A lightning strike near Port Macquarie, Australia, is the reported cause of a bushfire that is raging out of control and has burned over 2,000 hectares. Hundreds of koalas, an arboreal herbivorous marsupial native to the continent, are believed to have perished in the blaze. The area is described as the “heartland of their prime habitat” and is an important breeding ground for the mammal.

Port Macquarie is on the eastern coast of Australia about halfway between Brisbane and Sydney. The blaze is burning in the areas of Lake Innes and Lake Cathie, south of the port and north of Sydney. Residents of Sydney will be affected by the haze from the fire.

Sue Ashton is the president of the Port Macquarie Koala hospital which can handle about 40 koalas. She has rallied to gather about 150 volunteers to deal with any surviving koalas, but fears that there will be few because koalas are “terrible at coping in a bushfire scenario.”

The koalas typically inhabit open eucalyptus woodlands and the leaves of these trees make up most of their diet. Because their diet has limited nutritional and caloric content, koalas are largely sedentary and sleep up to 20 hours a day.

Ashton explained, “What generally happens in a fire is the koala climbs right up to the top of the tree and curls into a little ball. So, often the flames will just go over the top and singe the outside, but with really intense fires it can burn them alive.”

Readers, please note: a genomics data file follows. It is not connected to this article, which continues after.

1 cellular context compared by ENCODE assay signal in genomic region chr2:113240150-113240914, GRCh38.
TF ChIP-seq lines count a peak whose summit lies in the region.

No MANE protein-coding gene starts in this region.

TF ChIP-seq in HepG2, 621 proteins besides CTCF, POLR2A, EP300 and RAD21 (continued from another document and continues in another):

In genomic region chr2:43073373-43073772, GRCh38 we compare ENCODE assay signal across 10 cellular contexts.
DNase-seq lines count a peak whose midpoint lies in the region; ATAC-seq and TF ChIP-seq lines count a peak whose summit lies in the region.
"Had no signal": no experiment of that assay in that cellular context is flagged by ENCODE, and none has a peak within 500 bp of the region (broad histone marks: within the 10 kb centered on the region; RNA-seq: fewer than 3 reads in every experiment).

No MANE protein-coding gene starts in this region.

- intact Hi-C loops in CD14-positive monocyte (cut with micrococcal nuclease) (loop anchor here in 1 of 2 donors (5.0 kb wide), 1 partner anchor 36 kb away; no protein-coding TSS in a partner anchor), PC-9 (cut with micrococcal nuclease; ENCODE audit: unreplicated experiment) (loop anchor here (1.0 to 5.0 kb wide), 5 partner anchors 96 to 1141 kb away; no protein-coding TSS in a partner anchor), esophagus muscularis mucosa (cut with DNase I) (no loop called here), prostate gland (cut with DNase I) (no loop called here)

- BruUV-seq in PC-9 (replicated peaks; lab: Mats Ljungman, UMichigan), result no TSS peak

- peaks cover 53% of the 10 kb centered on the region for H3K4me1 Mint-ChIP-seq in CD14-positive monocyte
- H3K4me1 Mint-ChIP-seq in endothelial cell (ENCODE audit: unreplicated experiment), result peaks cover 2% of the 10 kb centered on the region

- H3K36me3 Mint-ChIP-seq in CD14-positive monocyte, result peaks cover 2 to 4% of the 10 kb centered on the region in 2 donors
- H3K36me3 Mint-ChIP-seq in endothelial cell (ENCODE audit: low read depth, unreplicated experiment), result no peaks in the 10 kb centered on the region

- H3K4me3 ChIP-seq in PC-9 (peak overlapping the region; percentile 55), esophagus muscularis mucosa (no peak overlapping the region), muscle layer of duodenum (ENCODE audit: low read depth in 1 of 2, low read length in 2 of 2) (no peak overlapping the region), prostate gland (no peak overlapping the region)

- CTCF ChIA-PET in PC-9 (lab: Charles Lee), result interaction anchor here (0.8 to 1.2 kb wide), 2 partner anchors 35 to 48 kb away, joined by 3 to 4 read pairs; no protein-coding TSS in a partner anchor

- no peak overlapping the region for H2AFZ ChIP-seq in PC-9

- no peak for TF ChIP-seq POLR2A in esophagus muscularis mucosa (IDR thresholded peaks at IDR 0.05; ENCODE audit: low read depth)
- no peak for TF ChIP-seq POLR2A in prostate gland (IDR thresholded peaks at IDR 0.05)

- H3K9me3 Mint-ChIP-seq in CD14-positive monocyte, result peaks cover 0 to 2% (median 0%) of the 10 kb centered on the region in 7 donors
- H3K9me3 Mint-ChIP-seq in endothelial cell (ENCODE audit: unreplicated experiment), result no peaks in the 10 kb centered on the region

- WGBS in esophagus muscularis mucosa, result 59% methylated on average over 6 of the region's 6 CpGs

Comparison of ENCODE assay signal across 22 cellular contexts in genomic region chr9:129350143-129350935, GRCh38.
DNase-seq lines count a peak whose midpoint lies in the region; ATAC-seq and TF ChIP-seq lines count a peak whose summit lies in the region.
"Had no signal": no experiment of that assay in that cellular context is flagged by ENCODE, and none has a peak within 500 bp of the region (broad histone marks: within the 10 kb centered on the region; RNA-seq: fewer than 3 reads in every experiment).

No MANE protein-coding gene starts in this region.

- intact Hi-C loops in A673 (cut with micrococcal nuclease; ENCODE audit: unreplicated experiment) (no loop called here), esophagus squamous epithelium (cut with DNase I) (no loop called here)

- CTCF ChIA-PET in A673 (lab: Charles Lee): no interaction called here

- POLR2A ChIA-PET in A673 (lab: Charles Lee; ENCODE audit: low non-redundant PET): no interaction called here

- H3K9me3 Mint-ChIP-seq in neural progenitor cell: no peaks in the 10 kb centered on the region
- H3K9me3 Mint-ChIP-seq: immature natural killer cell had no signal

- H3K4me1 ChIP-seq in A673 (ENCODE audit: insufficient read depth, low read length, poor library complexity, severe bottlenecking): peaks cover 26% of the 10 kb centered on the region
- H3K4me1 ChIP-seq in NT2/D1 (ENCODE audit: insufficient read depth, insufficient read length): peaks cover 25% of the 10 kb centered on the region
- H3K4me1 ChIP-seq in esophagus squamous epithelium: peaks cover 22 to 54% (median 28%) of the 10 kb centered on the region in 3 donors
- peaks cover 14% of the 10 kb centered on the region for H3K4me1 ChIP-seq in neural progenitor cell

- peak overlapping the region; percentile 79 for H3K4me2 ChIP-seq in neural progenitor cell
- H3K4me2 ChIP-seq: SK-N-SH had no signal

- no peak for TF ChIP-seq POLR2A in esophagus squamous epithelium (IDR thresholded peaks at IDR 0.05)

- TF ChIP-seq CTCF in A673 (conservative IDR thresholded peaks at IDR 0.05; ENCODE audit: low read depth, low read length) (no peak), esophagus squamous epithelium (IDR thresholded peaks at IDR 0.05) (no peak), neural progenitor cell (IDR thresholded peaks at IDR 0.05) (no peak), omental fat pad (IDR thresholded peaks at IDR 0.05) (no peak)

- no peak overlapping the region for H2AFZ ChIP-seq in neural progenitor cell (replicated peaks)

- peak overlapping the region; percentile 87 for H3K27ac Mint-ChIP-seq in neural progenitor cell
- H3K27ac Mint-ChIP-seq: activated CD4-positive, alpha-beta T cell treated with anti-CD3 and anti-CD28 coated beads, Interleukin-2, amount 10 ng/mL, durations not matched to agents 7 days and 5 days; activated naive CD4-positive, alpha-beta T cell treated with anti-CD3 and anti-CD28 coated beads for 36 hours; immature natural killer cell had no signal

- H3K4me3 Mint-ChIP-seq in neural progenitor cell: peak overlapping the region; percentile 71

She added that if they survive the blaze, they might burn their paws and claws in hot ashes as they descend from the trees rendering them unable to climb, perhaps permanently. For an arboreal, or tree-dwelling animal, this will prove fatal.

Koala Koala bears are native to Australia. Photo: ibt

New South Wales Rural Fire Service (NSW RFS) spokesman Greg Allan said north-easterly winds had pushed the smoke as far south as Wollongong and Nowra, south of Sydney. He said, “It’s still an active fire and won’t be out for some time. The winds are pushing it down along the coast, which will keep happening as long as the fire is burning.”

No humans have perished in the fire, but NSW Health has warned that children, older adults and people with heart and lung conditions are most susceptible to the effects of air pollution and excessive smoke.

Animal rights activists expressed their concerns for the koalas because the fire will reduce the koala population already under threat by urbanization and habitat destruction. At present the koala is not officially listed as endangered.

Climate activists have also added their opinions that the bushfire is caused by global climate change that has upset the “relationship” between El Niño and the Australian bushfire season.